In a move that surprises no one – certainly not the regular Gin and Tacos reader – all of those surplus Mine Resistant-Ambush Protected Vehicles that Congress bought are finding their way into the hands of domestic police departments.

In a rather crass effort to score political points by showing how much they Support the Troopstm, the folks in Congress went on something of an MRAP binge in the Aughts. Like so much surplus Department of Defense gear, it was only a matter of time until the Pentagon started handing them out to local governments in desperation to get rid of the goddamn things. Alternatives include shipping them to the US for (expensive) storage, giving them to other governments, and cutting them apart for scrap at four cents per pound.

The Dallas County Sheriff has taken possession of an International MaxxPro, pictured here:

That Dallas County has the vehicle is indisputable, leaving only the question of why. Why? Why in god's name would county sheriffs need something so heavy that it's barely functional for street use? Well…

The underlying reason seems to be that military trucks are fucking cool, but no one's actually saying that. The sheriff's office is touting it as a tool that will help them better serve warrants.

"Having a tactical vehicle will not only provide warrants execution with the equipment to assist in performing their jobs but will provide an overall safety arch," Chief Deputy Marlin Suell wrote to commissioners.

The world makes more sense to me knowing that the sheriff of Dallas County, Texas is named "Marlin Suell."

At least this kind of bald, pointless, hyper-overkill militarization will start to make Americans think twice about the changes in police in this country since 1980, right?


Oh for fuck's sake.


A few weeks ago a successful political scientist wrote a blog post about the four-plus years and multiple rejections it took to get a single paper published. Academic publishing is hard. If you are not a person who handles (constant) rejection and (incessant) criticism reasonably well, this is not the right profession for you. This post appears to have done a lot of good, though. Many of my peers have been genuinely surprised to see that even the "stars" of the profession struggle and deal with loads of rejection.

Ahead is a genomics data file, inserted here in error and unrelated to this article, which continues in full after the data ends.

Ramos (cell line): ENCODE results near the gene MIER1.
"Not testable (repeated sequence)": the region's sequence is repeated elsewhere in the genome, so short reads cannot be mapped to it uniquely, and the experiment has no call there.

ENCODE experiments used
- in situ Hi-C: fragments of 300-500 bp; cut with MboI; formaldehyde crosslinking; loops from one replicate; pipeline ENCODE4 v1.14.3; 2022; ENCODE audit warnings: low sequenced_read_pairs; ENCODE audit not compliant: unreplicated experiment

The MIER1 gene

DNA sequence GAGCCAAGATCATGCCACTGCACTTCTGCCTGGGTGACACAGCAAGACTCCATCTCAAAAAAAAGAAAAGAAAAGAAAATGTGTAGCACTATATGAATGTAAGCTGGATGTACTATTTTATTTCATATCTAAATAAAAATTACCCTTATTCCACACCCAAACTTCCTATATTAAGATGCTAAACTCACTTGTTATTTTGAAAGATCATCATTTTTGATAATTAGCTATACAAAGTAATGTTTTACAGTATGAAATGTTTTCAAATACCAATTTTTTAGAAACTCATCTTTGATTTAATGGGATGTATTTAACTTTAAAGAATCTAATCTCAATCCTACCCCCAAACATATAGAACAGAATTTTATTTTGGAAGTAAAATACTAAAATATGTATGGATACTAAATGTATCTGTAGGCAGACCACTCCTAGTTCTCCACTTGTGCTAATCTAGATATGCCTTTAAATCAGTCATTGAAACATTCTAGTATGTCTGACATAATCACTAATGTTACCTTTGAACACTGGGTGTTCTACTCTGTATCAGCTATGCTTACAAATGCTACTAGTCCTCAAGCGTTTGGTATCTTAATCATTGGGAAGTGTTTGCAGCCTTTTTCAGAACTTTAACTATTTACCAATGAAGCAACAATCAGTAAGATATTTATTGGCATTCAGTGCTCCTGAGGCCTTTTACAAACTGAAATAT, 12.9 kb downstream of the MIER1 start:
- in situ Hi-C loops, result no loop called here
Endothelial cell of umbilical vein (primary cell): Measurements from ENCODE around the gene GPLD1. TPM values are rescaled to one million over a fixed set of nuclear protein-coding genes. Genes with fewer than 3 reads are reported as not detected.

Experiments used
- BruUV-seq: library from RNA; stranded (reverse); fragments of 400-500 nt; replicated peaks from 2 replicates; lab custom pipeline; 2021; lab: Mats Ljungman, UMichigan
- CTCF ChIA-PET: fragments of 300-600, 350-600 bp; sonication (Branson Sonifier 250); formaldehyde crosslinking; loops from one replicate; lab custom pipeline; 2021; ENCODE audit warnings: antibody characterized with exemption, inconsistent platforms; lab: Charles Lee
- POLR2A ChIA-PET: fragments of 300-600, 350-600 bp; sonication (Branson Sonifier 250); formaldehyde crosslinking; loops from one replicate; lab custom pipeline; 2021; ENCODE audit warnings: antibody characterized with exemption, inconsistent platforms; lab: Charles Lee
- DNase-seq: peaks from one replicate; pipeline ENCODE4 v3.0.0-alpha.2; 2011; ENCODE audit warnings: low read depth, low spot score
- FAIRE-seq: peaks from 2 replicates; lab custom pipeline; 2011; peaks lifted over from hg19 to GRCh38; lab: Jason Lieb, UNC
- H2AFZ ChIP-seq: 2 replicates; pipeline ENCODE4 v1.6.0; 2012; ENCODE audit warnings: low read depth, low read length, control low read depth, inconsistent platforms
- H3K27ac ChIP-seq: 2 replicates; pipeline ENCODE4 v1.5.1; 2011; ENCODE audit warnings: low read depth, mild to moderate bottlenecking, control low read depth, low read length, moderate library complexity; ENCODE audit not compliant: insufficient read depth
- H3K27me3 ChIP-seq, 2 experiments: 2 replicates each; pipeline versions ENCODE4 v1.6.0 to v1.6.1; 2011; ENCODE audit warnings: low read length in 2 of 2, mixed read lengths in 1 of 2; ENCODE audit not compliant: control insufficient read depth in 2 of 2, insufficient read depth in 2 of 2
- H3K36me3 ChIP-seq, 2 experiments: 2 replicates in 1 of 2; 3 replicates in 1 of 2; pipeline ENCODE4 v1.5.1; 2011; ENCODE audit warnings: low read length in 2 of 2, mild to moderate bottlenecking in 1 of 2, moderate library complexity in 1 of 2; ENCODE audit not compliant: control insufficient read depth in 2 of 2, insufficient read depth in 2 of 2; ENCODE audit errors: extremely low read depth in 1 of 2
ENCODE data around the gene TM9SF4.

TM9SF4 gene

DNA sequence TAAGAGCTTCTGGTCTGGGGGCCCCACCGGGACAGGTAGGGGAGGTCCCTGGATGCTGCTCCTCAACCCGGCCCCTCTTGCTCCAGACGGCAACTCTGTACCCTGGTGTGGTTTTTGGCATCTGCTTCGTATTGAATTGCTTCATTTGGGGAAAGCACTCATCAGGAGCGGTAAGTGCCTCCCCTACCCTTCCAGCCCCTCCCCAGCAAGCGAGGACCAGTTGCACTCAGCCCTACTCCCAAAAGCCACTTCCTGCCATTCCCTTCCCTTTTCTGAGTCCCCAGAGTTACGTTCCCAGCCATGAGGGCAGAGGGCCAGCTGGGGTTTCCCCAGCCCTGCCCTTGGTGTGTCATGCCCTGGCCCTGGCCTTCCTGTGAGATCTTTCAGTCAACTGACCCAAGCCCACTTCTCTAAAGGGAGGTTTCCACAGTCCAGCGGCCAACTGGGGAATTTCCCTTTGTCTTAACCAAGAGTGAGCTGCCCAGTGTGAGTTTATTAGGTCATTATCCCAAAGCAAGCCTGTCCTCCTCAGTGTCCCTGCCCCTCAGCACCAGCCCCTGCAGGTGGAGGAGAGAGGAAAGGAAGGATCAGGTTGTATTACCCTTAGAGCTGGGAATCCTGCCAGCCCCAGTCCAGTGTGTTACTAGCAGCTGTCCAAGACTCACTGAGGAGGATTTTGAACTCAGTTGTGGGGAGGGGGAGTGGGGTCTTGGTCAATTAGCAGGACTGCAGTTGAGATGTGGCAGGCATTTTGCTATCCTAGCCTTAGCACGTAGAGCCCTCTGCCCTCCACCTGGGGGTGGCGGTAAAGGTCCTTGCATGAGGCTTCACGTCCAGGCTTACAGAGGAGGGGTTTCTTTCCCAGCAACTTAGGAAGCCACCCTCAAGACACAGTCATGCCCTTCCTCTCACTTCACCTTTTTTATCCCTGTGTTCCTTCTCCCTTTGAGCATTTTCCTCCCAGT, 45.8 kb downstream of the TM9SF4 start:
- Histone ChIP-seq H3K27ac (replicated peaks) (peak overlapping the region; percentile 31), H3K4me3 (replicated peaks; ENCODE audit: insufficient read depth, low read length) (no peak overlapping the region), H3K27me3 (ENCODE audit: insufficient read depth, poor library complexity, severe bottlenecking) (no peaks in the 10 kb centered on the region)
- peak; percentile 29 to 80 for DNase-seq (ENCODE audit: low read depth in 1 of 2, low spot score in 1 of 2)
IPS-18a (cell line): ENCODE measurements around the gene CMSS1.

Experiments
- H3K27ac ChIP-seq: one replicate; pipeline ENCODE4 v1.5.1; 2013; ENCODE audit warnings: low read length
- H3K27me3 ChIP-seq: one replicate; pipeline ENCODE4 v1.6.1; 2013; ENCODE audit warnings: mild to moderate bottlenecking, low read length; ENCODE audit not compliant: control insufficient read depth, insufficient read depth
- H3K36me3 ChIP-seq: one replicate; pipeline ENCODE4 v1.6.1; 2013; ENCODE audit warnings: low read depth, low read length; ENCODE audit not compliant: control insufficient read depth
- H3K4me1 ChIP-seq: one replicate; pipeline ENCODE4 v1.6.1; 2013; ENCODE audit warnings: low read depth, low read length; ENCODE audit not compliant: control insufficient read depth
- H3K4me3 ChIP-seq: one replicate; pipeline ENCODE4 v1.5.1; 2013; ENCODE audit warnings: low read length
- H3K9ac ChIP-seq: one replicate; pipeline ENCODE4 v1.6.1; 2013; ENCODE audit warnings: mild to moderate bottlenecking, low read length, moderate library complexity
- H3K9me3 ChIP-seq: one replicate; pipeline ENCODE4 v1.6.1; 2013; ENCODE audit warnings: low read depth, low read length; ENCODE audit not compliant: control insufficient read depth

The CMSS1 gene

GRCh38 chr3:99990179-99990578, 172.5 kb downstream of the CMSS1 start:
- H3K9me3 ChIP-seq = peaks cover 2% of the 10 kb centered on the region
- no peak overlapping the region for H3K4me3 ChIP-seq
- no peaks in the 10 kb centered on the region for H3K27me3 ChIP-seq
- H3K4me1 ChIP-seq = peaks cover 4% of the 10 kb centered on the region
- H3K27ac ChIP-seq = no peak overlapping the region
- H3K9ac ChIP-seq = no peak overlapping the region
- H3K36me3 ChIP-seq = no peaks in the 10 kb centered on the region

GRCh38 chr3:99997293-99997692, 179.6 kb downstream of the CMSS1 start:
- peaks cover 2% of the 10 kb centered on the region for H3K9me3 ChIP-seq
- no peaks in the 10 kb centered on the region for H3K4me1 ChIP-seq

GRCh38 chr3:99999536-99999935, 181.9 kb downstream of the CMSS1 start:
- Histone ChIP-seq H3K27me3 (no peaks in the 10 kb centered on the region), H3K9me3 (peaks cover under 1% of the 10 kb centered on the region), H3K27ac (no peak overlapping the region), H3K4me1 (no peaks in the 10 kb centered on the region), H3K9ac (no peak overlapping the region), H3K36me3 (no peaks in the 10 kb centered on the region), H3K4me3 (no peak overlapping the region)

It is surprising only inasmuch as the successes are public and the failures are not (I'm something of an outlier in my willingness to talk openly about getting rejected). Social media distorts our perspective on how well others are doing. We show the world pictures of our friends, not the time we spend alone on the couch. We post pictures of our vacations, not of us dragging ourselves out of bed at sunrise to drag ourselves to work in the rain. And we post things like "Woo! Just got a paper accepted!" but tend not to tell the world when we've been shot down.

This brings me, however circuitously, to the point. Do we use social media mostly to brag? Probably. And I'm a-ok with that.

My social circle is mostly academics, marginally employed creative types, and other types of people who are generally served more lemons than lemonade by life. Despite what the collages of smiling pictures we post on Facebook suggest, things aren't always great. For all of the rejection we deal with, I have no problem whatsoever with my friends doing some electronic bragging. If it took you five tries and three years to get a paper published, you've goddamn well earned the most trivial of victory laps. I understand why some people think this is tacky, but in my view life deals us enough downers that we deal with privately to justify a little glory-basking when things go well.